Former Human Services minister Tanya Plibersek gets the Health portfolio, promoting another woman into cabinet and rewarding a consistent media performer in an increasingly marginal inner-city Sydney electorate. Greg Combet also gets more responsibility, despite having his work well and truly cut out with the implementation of the carbon tax, adding Kim Carr’s old portfolios of Industry and Innovation to his current portfolios of Climate Change and Energy Efficiency. Carr has been kicked out of cabinet altogether, retaining the vestigial junior ministry title of "Manufacturing and Defence Materiel". Then again, losing your job is probably appropriate for a minister representing the manufacturing sector, which has been contracting for years.
Chris Evans also loses out. The former Immigration minister had been in charge of Employment, Workplace Relations Tertiary Education, but now becomes Tertiary Education, Skills, Science and Research minister, a kind of omnibus higher education portfolio that combines the teaching aspects of universities with scientific research agencies like the CSIRO, the ARC and so on. Evans makes way in industrial relations for none other than Bill Shorten, who is the new Employment and Workplace Relations minister. With the business community signalling that it is prepared to push back hard against any union militancy in the wake of the Qantas imbroglio, the thinking seems to be that Shorten’s reassuring media presence and proven negotiating nous will be needed in coming months, as the Fair Work Act comes under renewed pressure.
The other big winner was NSW Right faction apparatchik Mark Arbib, who has been promoted to Assistant Treasurer and Minister for Small Business. Arbib is of course one of Gillard’s key factional allies. The Queenmaker controls a significant power base in the Right of the party, but unlike Shorten has no plausible leadership ambitions of his own.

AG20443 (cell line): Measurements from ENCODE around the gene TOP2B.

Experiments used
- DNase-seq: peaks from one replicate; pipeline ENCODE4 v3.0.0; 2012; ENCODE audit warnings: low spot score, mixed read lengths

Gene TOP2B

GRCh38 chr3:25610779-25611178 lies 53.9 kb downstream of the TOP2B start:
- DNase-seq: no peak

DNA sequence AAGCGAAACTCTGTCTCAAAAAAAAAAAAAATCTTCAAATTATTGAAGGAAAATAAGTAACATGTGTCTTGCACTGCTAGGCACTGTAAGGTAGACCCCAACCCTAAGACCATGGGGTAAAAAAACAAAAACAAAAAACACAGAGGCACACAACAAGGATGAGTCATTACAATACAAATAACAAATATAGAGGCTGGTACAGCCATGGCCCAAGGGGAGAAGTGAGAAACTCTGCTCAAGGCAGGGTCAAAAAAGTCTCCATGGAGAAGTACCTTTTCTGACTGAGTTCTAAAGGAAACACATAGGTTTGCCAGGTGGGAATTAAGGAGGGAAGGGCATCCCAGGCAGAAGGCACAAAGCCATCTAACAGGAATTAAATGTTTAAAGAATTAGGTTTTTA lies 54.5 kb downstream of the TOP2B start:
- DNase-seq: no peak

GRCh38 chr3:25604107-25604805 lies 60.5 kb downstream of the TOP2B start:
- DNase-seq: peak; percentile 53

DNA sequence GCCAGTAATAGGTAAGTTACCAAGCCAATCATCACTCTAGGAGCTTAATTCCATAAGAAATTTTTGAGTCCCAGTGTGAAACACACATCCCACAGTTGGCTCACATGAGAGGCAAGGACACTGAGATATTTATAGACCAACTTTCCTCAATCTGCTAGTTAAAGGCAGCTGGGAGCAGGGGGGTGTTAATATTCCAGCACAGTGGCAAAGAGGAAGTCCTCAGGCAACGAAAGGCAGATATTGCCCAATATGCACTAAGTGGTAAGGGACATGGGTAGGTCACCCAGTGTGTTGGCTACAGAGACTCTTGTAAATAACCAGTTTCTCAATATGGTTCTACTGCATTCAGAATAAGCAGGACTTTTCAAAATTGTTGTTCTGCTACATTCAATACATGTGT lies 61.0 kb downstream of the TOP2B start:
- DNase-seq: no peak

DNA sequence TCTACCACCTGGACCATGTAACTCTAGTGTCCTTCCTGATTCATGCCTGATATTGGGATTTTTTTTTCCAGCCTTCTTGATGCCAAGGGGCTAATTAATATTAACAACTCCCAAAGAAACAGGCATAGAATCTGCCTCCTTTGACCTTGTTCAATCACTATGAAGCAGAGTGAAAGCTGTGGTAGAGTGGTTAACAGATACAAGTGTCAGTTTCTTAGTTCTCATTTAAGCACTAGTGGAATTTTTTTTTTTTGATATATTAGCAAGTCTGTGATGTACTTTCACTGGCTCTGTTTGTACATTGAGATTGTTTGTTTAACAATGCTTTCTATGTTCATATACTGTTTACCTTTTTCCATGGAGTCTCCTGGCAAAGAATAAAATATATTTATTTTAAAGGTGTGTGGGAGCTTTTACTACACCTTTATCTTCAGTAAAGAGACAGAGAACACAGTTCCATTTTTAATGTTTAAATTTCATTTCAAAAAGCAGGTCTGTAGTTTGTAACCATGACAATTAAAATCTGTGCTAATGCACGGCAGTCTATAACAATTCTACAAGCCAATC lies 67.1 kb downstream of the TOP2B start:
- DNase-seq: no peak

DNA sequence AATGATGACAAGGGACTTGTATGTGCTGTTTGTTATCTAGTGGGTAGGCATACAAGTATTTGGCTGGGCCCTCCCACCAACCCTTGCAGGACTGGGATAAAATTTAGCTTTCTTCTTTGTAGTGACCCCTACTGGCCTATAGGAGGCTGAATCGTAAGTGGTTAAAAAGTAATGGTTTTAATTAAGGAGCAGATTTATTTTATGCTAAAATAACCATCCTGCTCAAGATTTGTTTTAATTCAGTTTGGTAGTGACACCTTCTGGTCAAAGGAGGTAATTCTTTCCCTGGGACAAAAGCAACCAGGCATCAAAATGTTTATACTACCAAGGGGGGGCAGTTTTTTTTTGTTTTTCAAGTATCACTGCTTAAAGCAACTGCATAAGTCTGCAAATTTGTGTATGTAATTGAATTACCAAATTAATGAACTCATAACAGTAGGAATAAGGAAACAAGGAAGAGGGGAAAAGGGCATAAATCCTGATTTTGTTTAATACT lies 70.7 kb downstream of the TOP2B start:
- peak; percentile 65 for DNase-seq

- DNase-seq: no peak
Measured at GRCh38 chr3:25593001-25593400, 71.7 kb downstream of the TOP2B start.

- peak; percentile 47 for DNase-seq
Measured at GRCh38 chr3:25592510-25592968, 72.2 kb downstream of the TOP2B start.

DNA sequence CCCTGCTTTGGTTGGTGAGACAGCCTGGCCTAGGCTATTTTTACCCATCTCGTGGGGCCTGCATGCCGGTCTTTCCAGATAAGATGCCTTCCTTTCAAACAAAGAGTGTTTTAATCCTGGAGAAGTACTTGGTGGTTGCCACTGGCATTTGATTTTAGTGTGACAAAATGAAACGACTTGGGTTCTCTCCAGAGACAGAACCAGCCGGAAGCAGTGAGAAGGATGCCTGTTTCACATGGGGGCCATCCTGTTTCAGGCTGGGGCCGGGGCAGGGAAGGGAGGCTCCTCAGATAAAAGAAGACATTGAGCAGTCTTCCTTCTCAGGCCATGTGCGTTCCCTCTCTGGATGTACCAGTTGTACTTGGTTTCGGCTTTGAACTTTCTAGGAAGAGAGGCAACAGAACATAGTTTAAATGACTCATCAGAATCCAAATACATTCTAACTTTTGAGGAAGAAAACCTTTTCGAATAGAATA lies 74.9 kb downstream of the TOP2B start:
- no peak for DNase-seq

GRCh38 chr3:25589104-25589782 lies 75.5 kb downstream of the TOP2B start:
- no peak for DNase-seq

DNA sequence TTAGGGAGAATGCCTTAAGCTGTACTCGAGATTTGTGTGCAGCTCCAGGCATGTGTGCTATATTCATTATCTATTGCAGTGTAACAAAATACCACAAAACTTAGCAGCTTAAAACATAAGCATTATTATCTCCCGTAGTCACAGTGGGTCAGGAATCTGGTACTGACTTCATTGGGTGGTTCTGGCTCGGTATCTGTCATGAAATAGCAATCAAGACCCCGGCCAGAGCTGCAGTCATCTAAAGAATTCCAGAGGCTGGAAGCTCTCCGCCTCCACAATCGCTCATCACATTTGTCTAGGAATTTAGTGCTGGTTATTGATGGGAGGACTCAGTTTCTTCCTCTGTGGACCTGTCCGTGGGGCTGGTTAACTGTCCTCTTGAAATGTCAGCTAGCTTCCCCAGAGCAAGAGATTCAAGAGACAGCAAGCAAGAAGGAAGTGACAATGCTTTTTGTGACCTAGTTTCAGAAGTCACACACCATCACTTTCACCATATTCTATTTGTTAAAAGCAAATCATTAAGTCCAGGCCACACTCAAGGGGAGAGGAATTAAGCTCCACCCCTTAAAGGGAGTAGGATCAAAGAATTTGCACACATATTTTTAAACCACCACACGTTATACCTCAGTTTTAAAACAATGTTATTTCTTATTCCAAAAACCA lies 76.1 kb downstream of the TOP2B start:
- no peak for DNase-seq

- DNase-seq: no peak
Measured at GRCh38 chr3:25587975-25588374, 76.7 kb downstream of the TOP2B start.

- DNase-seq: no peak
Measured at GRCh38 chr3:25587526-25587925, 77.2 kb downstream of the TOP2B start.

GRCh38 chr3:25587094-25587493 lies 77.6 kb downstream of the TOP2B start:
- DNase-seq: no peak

Mark Butler also enjoys a promotion, entering cabinet with his current portfolio of Mental Health and Ageing, and picking up Social Inclusion along the way. Butler is a smooth and likeable South Australian powerbroker whose meteoric rise has been little noticed; unlike many of his colleagues, Butler has a knack of avoiding emnities and has performed well in mental health.
Oh, and Peter Garrett seems to have been whacked over the head again: there are reports that Gillard wanted to sack him altogether, but that he refused and threatened to resign his seat in Parliament if fired. Garrett has been given a minder in the form of Gillard-backer Brendan O’Connor to make sure he doesn’t upset the powerful private schools lobby in his ongoing review of schools funding as Schools Minister.
A number of struggling ministers survived. Tony Burke keeps Water. Chris Bowen keeps Immigration and Citizenship. Joe Ludwig keeps Agriculture. It might have been wiser to have moved one or more of these three, particularly Ludwig, who was manifestly out of his depth during the cattle export crisis. But Joe Ludwig is the son of Bill Ludwig, the powerful boss of the Australian Workers Union in Queensland. He is, as they say, protected.
What does it all mean? Not much, really. A number of commentators have argued that it signals that Gillard is under pressure and is struggling to retain her authority. Well, tell us something we don’t know. The Prime Minister has never enjoyed a period of plain sailing — indeed, scarcely even any break in the storm clouds — so her current embattled status should come as no surprise. Nor is it surprising that rumours continue to mount of a possible challenge by Kevin Rudd sometime in the new year. In the end, such rumours are simply the inevitable by-product of the current political situation.
Probably the best way to understand this reshuffle is as the inevitable realignment of factional interests within a government that is really a type of confederacy, endemically at war. The demotion of McClelland might have happened under any leader, as he has few factional allies and has been an underwhelming performer. The elevation of Arbib and Shorten, meanwhile, is simply the final fulfilment of promises made when Kevin Rudd was removed last year.